“Mass and mid-tier had some successes,” in this area, the source said, noting that boutique and specialty chains and mom-and-pop stores did well with junior apparel, which largely turns on fresh t-shirt styles and fabrications. To witness the popularity of classic rock properties with young women who gravitate to well-designed t-shirts even though they may not be familiar with the bands, one needs look no further than teen retail favorites like Forever 21 and Brandy Melville, which are well-stocked with these shirts. “Classic rock is back again,” agreed another agent.

While growth continues in food and beverage products based on music licensed properties, particularly craft beers and spirits, a new consumable is also attracting a lot of music licensing activity: marijuana.

At $2.7 billion, legal marijuana is the fastest growing industry in America; it’s also a potent social cause. So it’s not surprising that so many musicians, spanning genres from rap to reggae and country to pop, have jumped into the business. Some of the biggest music celebrities lending their brands to legal marijuana products marketed in states where cannabis is legal for medical or recreational use include Bob Marley, Willie Nelson, Wiz Khalifa, The Weeknd, Melissa Etheridge, and Snoop Dogg, the rapper who is building a small business empire out of weed.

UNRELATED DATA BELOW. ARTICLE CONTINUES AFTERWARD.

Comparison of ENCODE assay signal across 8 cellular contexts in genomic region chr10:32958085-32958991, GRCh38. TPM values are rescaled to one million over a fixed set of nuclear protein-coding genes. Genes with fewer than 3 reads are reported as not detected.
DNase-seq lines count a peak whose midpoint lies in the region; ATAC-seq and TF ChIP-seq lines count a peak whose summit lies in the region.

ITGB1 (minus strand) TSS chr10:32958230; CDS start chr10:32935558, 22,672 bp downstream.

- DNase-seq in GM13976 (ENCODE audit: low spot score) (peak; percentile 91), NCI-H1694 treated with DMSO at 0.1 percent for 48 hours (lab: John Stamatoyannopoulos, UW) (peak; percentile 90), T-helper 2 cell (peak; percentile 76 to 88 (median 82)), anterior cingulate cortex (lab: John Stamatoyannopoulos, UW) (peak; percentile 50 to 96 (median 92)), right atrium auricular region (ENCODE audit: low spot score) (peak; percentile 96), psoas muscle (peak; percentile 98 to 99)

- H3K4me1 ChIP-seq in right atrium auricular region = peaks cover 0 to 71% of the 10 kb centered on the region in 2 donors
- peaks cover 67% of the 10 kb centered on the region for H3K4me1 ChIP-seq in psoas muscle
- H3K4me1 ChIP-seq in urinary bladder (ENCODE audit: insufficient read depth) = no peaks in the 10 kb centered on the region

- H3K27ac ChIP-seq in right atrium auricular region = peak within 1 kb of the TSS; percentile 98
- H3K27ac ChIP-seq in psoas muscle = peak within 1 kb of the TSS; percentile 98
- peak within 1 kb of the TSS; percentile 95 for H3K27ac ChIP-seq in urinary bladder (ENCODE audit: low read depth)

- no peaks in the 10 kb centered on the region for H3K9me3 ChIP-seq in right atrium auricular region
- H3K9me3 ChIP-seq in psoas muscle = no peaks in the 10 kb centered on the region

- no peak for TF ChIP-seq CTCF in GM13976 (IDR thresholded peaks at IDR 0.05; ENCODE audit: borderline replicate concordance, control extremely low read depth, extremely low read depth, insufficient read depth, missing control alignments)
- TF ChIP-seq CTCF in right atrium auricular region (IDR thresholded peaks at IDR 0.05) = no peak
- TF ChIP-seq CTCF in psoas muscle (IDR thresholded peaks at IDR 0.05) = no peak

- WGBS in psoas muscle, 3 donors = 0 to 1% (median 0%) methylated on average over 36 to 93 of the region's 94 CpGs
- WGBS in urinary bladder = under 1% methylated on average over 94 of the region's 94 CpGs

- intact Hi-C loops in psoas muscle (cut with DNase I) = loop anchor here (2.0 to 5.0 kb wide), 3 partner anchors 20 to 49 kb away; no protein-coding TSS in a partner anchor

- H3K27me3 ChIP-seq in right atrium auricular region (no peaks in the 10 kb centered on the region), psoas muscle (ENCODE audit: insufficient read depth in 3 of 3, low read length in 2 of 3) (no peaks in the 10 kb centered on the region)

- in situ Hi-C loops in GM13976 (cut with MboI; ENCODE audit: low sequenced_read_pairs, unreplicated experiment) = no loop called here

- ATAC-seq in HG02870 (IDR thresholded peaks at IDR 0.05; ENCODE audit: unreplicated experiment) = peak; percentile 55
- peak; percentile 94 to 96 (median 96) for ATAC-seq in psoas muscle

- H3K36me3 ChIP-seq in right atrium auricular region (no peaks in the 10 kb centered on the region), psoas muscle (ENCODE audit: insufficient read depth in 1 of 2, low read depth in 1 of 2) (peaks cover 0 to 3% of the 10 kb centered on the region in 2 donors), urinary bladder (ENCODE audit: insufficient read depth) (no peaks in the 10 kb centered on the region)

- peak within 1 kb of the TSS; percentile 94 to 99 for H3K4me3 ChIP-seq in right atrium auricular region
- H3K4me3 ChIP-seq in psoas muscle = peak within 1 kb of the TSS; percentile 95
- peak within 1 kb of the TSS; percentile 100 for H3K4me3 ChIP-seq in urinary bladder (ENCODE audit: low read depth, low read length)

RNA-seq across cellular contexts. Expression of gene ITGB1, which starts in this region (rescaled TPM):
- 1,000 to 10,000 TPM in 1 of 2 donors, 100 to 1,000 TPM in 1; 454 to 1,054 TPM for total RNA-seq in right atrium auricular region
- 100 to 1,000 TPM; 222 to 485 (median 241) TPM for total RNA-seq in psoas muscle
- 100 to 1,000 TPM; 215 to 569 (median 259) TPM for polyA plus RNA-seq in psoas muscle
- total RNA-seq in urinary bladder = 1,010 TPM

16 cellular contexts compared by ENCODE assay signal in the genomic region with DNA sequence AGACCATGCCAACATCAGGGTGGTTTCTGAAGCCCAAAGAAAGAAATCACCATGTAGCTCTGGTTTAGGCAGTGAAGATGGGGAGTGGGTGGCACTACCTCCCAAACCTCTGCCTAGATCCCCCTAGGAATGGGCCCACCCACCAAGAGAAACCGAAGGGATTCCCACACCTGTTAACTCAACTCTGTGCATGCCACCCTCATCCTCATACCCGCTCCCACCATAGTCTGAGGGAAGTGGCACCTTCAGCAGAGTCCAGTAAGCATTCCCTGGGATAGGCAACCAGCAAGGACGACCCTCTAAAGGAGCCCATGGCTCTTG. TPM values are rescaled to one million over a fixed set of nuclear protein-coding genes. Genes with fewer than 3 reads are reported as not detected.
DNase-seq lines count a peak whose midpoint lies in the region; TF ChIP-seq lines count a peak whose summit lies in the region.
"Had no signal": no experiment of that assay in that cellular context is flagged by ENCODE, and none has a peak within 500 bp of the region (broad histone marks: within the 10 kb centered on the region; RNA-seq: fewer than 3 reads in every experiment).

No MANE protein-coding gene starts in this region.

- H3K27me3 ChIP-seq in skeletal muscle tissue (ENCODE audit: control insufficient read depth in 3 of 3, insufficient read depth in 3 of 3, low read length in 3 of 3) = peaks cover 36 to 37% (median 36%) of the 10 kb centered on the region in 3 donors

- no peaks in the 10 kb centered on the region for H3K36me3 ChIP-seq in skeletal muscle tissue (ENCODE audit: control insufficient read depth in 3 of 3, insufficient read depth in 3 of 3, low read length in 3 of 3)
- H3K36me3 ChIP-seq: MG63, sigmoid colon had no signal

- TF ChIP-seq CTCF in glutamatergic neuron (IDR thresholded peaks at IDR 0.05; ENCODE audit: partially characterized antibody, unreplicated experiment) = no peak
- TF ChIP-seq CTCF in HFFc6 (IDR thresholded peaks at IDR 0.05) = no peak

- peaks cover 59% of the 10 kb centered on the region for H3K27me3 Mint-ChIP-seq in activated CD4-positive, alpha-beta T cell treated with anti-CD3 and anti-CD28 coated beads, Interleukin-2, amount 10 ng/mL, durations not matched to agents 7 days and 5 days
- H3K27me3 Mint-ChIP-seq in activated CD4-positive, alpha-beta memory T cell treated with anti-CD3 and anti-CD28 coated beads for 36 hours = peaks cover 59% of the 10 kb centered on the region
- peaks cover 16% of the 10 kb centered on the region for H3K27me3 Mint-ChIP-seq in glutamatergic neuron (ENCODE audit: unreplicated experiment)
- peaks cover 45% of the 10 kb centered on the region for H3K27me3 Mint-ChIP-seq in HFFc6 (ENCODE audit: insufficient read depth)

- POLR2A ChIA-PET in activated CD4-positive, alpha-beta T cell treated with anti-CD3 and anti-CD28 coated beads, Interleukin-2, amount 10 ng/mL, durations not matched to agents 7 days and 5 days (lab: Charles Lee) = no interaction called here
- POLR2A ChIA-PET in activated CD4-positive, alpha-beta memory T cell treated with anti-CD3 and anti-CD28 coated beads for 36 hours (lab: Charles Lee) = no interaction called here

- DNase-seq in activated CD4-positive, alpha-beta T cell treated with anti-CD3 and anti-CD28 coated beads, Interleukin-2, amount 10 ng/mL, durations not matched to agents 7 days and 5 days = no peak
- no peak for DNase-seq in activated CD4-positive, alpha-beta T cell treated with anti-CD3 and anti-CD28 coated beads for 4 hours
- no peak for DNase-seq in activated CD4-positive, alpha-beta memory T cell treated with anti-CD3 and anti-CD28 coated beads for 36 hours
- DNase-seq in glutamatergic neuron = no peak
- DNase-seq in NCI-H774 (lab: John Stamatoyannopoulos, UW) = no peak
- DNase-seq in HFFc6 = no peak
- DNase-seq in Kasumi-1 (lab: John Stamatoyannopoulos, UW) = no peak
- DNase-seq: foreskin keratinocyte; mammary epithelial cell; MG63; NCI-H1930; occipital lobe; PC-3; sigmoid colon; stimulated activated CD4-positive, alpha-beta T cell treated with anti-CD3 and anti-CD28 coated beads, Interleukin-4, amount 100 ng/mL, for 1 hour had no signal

As with most property types, royalty rates for music licensed merchandise held relatively steady in 2014. According to the TLL Survey, the average royalty in the U.S. and Canada was 8.22%, down 0.7% from 8.28% in 2014. Royalty amounts ranged from 4% to 20%.